Self Motivation: Are Self-help Books Giving You a False Idea?

My problem with most other self-help books is that they focus more on validation and participation trophies than they do making a real difference in the lives of others.

Take a look at other books on positive thinking. They’ll tell you what to think, but not how to think it (or even to think for yourself). So, you may read the book expecting magic to happen, but really all you’ve done is copied someone’s answer without learning the equation to get there.

Don’t get me wrong, self-help is a valid industry and it does change and save lives through uplifting and motivating people.

But I can’t help but feel that the market is so oversaturated with fraudsters that the majority of content that’s spewed out will be like telling someone “You can fight this war, I believe in you!” and then putting them on the frontlines without any weapons, protection, or knowledge of how to fight.

Here’s the truth of the situation. None of the techniques or practices I’ve shown you will have any effect at all if you don’t have discipline.

They’re habits.

You have to practice them regularly and seriously or else they’re just a waste of time, fillers that you participate in when you need to give yourself a pat on the back but couldn’t be bothered to really try.

It’s because the self-help industry has given you a false idea of how easy changing your life is. Life doesn’t change. You do. You can read as many books on positivity as you see fit, if you’re practicing them with the same attitude you had when you went in, you’re not going to see results.

The only magic when it comes to improving yourself is making the decision to and then following through. It’s saying that you are going to exercise, and then actually exercising routinely, without fail. It’s saying that you’re going to stop saying cruel things about yourself, and then catching yourself when you do until it becomes second nature.

Similar to how you force yourself to work even when you don’t want to, or put time and effort into a skill you’d like to learn (or even just enjoy), you have to practice positivity every single day. If you don’t, it will atrophy.

That’s the only secret to success. No more, no less.

There’s no magic spell, no vital ritual you must do each morning or to appease the gods of good fortune. There is no instruction manual, or recipe for success that you can alter according to your preferred diet.

Successful people are disciplined people. End of story.

 

 

I understand that discipline is difficult, that’s why so many people fail at it. It takes energy and patience, not to mention willpower which is something that doesn’t come naturally to a lot of us. There are many factors as to why people lose their motivation.

One example is someone who is struggling with depression or anxiety. Mental disorder, as discussed, changes your behavior. In many cases, discipline is the first thing to take a knock as observed when something as simple as taking a shower or checking your mail becomes too difficult to do.

Those cases are understandable because they’re not exactly problems that willpower can solve. Implying such would be the same as telling someone to just push through a migraine, or to walk with a broken leg.

However, for everyone else it’s simply laziness, and yet again the epidemic of infallibility ties in, because when we lose out because of our laziness, we won’t admit that we let ourselves down and that our troubles are our own fault. This is especially true when it comes to procrastination because it’s easier to self-validate.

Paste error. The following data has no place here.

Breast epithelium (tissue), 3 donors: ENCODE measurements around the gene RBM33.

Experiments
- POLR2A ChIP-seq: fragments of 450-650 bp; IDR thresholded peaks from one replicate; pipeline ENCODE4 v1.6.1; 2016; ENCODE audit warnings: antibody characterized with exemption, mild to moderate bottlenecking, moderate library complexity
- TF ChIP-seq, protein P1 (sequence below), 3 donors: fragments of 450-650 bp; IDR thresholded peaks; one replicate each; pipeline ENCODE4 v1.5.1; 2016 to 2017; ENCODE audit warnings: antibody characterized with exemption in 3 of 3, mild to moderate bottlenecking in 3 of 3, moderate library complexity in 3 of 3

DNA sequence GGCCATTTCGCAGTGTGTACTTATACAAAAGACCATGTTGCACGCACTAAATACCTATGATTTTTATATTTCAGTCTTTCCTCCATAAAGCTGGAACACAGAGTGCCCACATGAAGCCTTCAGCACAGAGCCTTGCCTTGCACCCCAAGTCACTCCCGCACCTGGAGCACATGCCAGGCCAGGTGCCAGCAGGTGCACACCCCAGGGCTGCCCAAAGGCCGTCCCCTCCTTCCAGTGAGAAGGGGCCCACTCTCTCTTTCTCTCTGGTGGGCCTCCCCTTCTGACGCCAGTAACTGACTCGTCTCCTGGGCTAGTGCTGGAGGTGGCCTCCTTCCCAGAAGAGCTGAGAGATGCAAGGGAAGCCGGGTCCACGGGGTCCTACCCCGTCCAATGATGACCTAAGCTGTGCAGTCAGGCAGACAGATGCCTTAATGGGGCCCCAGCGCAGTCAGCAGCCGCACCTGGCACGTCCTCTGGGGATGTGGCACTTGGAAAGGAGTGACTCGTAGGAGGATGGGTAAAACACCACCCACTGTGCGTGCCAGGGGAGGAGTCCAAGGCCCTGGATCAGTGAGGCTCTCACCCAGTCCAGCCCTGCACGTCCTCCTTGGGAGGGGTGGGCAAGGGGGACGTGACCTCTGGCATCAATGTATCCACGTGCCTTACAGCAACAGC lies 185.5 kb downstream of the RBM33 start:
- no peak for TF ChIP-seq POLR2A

So what’s the difference?

Laziness is the lack of desire or intention to do something. It’s when you don’t feel like doing something, so you don’t.

Procrastination is when you do have the intention to perform a specific task, but do your best to avoid doing it because you don’t feel like it.

So, if you have to clean your house and you don’t because you don’t want to, and instead stay in bed watching Netflix, that’s laziness. Using that same example, if you tell yourself, “I’ll do some work, and go grocery shopping, and phone my friend, and delete some emails first… then I’ll clean,” that’s procrastinating. Regardless, both are the enemy to discipline.

Because we don’t want to admit that we’re getting in our own way, we come up with excuses to justify our laziness and procrastination. Most of these excuses are lame, but we’re so desperate to be a victim and not a perpetrator of failure that we’ll believe them with our whole soul.

That is negative behavior, and it won’t serve you.

So, among other things you can do to become more disciplined, the very first step is to stop excusing the times when you’re not.

Here’s a short list of things you’re not allowed to say anymore, as you work on your positive mindset:

  • “I don’t have time”. Make time. It is that simple.
  • “It’s not important”. Yes, it is. Or do you not want to better yourself?
  • “I forgot.” That’s what reminders and alarms are for, my friend.
  • “I’m too tired”. Then do it tomorrow. Or even better, have a bit of a rest and then get up and do it. If you use this same excuse, you’re lying to yourself and it won’t count.
  • “I’m not motivated”. Discipline does not require motivation. It’s the ability to do what must be done whether you’re motivated and inspired or not.
  • “I'm not ready”. Unless you mean that you haven’t changed into your gym clothes, or need the loo before you begin your practice, this is nonsense. If you use this logic, you will never be ready. Discipline demands a now-or-never attitude.
  • “I’ll do it later”. Really? Yeah, I thought so.

You get the gist of it. I’ll give you one pass though. If you can’t use the “power of yet” with your reasons for not doing something, they’re meaningless excuses, and you should throw them out along with your clutter and negativity.

 

-Tony Sanders

 

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